The letter - which is below, was well written, contained specific details, and confirmed information that I had been receiving from other sources.
In addition, the writer identified himself as the person who had written the original letter about the ticket scalping incident involving Luis Leon Fernandez, and this time, he provided evidence of just how poorly a job the investigator for the Ethics Commission had done his job.
But that was just the beginning. The real news in this letter was the revelation - a revelation that I have confirmed from several other sources within the department - about the contamination of the evidence in an unknown number of murder cases.
The evidence has been kept in two shipping containers, and those containers, as they are want to do if they're not properly maintained, rusted out and have allowed insects and rats to invade the boxes and files containing all of this evidence. I will defer to the writer of the letter's description of what this means for the cases against the individuals accused of murder.
There are other allegations in this letter that warrant your attention, and one incident involving the falsification of an accident report is a story that I had already been provided with documentation, and which I will be writing about as a separate story.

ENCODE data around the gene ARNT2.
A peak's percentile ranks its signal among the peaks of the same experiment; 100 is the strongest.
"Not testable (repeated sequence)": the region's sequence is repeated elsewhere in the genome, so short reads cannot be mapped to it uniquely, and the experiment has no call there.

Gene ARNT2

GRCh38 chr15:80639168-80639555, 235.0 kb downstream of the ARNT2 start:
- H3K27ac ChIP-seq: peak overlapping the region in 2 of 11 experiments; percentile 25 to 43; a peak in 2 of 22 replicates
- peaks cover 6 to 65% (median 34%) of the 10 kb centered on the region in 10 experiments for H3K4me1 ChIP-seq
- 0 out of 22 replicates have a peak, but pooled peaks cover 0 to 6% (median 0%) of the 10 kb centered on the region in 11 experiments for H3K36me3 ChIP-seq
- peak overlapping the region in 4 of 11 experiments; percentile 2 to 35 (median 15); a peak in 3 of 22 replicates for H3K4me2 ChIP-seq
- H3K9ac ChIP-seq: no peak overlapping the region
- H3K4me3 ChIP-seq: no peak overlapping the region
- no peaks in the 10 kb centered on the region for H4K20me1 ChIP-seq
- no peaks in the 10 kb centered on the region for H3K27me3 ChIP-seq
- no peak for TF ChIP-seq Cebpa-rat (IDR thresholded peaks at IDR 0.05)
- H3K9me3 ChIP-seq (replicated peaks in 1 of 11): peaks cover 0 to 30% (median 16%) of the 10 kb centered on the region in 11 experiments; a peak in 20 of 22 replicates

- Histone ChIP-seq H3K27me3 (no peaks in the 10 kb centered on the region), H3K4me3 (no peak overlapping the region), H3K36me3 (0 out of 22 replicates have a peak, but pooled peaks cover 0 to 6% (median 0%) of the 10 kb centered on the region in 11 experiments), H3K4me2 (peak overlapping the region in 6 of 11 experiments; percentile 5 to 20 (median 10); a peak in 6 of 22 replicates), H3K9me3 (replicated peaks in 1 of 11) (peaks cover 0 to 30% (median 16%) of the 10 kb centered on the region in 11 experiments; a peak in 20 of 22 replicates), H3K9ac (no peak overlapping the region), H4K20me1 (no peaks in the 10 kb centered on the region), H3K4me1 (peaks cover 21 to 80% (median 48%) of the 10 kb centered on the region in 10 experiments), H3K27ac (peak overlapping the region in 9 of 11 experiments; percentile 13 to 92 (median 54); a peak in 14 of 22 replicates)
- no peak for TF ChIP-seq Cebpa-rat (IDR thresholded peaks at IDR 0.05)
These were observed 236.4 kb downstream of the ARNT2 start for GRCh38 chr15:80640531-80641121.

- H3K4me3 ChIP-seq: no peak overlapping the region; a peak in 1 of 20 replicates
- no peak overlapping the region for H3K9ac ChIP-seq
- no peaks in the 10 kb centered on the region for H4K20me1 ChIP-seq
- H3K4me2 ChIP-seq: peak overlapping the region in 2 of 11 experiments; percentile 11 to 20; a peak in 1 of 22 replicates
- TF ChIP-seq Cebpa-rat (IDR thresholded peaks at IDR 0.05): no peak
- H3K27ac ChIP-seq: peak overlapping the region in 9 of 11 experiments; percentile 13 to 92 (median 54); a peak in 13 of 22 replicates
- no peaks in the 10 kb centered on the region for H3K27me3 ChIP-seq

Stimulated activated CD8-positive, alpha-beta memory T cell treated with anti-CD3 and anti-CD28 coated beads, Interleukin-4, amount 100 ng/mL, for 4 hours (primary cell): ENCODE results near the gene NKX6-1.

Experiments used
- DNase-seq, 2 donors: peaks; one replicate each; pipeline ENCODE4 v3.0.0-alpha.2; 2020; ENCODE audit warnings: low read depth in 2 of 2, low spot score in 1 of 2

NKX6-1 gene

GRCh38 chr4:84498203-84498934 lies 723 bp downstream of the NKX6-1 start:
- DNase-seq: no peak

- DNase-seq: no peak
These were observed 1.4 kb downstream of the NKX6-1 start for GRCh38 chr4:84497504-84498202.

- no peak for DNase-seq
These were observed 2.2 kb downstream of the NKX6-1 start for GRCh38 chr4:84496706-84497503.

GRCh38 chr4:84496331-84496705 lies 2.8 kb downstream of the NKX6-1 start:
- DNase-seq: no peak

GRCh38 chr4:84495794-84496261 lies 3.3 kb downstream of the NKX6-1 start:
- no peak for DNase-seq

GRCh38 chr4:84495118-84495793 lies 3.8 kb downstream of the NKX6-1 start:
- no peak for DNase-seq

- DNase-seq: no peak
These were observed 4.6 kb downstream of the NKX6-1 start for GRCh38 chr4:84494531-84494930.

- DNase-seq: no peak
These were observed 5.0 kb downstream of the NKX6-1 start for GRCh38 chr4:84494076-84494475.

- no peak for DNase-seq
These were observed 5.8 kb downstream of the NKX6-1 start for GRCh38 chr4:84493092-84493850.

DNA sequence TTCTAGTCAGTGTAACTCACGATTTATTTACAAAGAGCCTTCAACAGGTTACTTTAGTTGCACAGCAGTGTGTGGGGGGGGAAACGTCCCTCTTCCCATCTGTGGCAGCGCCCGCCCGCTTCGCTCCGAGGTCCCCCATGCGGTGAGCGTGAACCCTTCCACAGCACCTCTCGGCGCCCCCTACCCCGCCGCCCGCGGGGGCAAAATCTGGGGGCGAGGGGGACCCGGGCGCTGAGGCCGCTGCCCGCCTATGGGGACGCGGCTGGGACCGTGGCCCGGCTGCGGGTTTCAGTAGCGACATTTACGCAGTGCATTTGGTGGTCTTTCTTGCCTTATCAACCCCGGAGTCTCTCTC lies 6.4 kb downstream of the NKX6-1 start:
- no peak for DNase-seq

In my lead paragraph on the story about the audit of the police department's Off-Duty Office a week and a half ago, I wrote this:
I don't care what anyone says about how many changes
The below letter reveals that my claims about the problems within the police department were not only accurate, but raises serious questions about the judgement of Miami City Manager Danny Alfonso, who, in his memo announcing the extension of Chief Llanes contract, wrote this:
"I am confident that we all agree that Chief Llanes is
eminently qualified, respected and admired by many
and will continue to a great job as Chief for the Police
The letter below disputes those claims, and does so in a manner that demands an independent investigation.